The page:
No Name, No Rights: The Long Road to Thai Citizenship
By Thomson Reuters Foundation 3 October 2018
MAE LA NOI, Thailand — When Noknoi attended high school in northern Thailand, she dreaded roll call every morning, when the teacher would call her first name and then say “nahm somut”, or “made up name” – the standard suffix for stateless children.
Thai students would snigger, and Noknoi and other so-called stateless children were often teased by students and teachers alike, she said.
“Being stateless meant having no identity,” she said.
“We were reminded of that every day, with even our names taken away – we were nobody,” she said.
Noknoi, who asked that her surname be withheld due to the sensitivity of the topic, was born in a Thai village near the border with Myanmar.
Her four siblings were also born in Thailand. But because their parents were from Myanmar, they were not recognized as Thai citizens until a few months ago – nearly three years after Noknoi applied for citizenship for all five of them.
They were among the 487,000 stateless persons registered with the Thai government this year, according to the United Nations refugee agency (UNHCR).
Activists say the actual number may be more than three million.
Stateless people include indigenous hill dwellers and children of migrants who were born in Thailand. They have limited work options and are barred from voting, travelling outside their province, and from buying land.
They are worse off than the tens of thousands of refugees from Myanmar who live in camps in Thailand where they are registered with the UNHCR and served by aid agencies, activists and analysts say.
“In a school uniform, stateless children can appear and feel undifferentiated to Thai citizen students,” said Janepicha Cheva-Isarakul at the Victoria University of Wellington.
“It is only around the teenage years that they become more aware of the limitations of their status and start learning about possible legal pathways to becoming Thai citizens. But it is a complex system of unevenly applied regulations,” she said.
Many stateless people in Thailand are from areas where boundaries between its four neighboring countries have changed, or who have crossed the border for work or a better life.
About 100,000 refugees from Myanmar remain in camps along the border in Thailand, according to the UNHCR, after fleeing six decades of war between Myanmar’s military and ethnic armed groups.
“There are some refugees who have lived in a camp all their lives. They have no connection to Myanmar and nothing to go back to because they have lost their homes and land,” said Matcha Phorn-in, an activist who works with stateless people.
“Of those who were born here, few have birth certificates, land titles or other documentation for Thai citizenship, so they remain in limbo,” she told the Thomson Reuters Foundation.
In recent years, Thailand has amended its Nationality Act to make it easier for displaced Thais to get citizenship. But it is not a signatory to the 1951 Refugee Convention, which spells out legal obligations to refugees.
Since 2005, Thailand has given all stateless persons access to basic education and health care, and pledged to develop a screening system to curb trafficking, which is a major risk.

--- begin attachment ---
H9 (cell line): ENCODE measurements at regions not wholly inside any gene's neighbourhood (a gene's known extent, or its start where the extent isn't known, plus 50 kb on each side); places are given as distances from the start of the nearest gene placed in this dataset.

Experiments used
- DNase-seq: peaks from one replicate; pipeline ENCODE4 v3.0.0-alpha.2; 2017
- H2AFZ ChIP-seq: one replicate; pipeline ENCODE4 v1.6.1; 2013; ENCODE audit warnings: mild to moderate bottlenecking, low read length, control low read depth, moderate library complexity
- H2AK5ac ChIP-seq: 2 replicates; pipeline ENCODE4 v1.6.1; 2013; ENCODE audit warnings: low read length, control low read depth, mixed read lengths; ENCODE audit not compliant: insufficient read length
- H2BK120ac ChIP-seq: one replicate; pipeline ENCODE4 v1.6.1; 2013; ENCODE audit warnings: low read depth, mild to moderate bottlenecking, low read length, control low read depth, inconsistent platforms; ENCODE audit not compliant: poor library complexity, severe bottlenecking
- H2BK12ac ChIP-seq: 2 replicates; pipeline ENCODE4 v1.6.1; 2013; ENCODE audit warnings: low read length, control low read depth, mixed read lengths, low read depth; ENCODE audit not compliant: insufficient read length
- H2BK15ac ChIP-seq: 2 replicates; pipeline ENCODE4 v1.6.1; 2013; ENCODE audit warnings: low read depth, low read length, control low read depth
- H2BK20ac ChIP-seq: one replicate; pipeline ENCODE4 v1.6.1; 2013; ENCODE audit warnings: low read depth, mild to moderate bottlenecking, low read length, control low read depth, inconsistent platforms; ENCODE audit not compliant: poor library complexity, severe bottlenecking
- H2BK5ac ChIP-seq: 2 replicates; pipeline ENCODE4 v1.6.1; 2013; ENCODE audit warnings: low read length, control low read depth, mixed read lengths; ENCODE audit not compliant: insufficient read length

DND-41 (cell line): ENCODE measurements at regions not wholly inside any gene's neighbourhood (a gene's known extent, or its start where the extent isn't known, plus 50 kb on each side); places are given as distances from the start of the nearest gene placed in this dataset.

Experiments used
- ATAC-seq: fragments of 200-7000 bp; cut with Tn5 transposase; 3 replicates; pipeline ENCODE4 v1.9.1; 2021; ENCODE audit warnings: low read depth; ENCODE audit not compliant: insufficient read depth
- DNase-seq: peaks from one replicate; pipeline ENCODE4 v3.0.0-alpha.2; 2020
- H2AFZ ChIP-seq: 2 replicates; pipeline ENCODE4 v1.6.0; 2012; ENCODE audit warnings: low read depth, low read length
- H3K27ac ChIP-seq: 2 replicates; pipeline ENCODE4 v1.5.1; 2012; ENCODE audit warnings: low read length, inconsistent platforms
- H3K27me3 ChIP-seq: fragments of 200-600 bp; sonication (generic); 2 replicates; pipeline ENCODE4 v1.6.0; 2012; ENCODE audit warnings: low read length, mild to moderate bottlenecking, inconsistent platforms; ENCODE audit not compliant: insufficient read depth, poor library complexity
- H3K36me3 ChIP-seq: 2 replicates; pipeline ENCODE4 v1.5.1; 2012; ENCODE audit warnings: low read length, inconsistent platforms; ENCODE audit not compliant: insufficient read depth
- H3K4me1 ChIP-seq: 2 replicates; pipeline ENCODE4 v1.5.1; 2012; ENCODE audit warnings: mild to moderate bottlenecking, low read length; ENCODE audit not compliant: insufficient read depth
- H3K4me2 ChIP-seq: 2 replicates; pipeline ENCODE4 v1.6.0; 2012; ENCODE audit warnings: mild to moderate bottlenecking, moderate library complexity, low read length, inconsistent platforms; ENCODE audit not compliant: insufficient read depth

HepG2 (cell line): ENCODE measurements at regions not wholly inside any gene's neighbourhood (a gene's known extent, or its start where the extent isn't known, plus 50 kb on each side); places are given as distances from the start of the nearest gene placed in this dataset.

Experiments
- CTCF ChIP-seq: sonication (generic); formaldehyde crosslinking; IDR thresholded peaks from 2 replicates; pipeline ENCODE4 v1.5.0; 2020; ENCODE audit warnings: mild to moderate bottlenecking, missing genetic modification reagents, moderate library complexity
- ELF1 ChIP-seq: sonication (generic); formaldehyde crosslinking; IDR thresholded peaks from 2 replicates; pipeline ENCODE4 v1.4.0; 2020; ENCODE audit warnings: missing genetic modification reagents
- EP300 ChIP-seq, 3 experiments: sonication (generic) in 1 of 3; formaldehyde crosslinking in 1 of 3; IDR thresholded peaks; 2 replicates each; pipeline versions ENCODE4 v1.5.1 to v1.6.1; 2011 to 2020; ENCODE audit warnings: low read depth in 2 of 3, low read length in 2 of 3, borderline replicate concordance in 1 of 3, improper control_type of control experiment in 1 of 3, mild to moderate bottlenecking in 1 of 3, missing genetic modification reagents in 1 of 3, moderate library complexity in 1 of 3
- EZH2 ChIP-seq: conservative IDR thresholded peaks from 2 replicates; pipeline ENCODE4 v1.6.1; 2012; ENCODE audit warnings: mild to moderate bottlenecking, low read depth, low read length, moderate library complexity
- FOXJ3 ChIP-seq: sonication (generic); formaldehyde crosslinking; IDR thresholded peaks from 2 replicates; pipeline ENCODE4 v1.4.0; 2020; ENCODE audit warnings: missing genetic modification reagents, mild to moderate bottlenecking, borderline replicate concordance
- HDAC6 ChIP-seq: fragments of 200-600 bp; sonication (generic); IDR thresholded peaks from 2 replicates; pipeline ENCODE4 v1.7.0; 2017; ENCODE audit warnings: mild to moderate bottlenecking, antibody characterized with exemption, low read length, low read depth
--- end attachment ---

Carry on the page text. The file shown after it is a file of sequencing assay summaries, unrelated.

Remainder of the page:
State hospitals now issue birth certificates to all children born in Thailand, and there are more job options for stateless people who were once limited to 27 low-skilled occupations.
Thailand’s military government, which took power in 2014, has committed to “zero statelessness” by 2024.
But applying for citizenship remains a “challenging and complex” process, said Janepicha, who has researched stateless people in northern Thailand.
While Thailand recognizes citizenship by descent and by territorial birth, applicants must present birth certificates, their parents’ identity papers, and get the village head to attest they are members of the community.
“A process that relies heavily on documents as absolute proof of identity risks placing blame on the people for not having the documents, rather than questioning why they did not have the documents to begin with,” Janepicha said.
The documentation is comparable to that required in other countries, and applications are considered “on a case-by-case basis”, said Venus Srisuk, director of the Bureau of Registration Administration.
Thailand has given about 100,000 people citizenship since 2008, making it the regional leader, according to UNHCR.
Noknoi applied for citizenship about three years ago, when she started college.
It took her two months to get birth certificates for herself and her siblings, and several trips to the village and district offices to complete paperwork that ran into nearly 50 pages for each, she said.
“I could only do it because I was educated, was aware of my rights, and had help. Most others are not in that position,” she told the Thomson Reuters Foundation in Mae La Noi town.
“At times, I thought I would die before we got citizenship. Even now, I am afraid it can be taken from me,” she said.
Changes in the citizenship laws in 2016 opened up a path for some 80,000 stateless persons, with alternate requirements such as loyalty to the king, good conduct and educational achievement.
But the conditions are subjective and based on “deservedness” rather than a fundamental right, said Matcha.
The issue came into focus after the dramatic rescue in July of 12 boys and their soccer coach from a flooded cave in northern Thailand.
Three of the boys, as well as their 25-year-old coach, were stateless, though they were born in Thailand.
Just weeks later, they were granted citizenship after officials fast-tracked their applications.
“Congratulations to those who get citizenship by being deserving, but it is a double standard,” said Matcha, the activist.
“Should everyone have to be rescued from a cave to be found deserving?”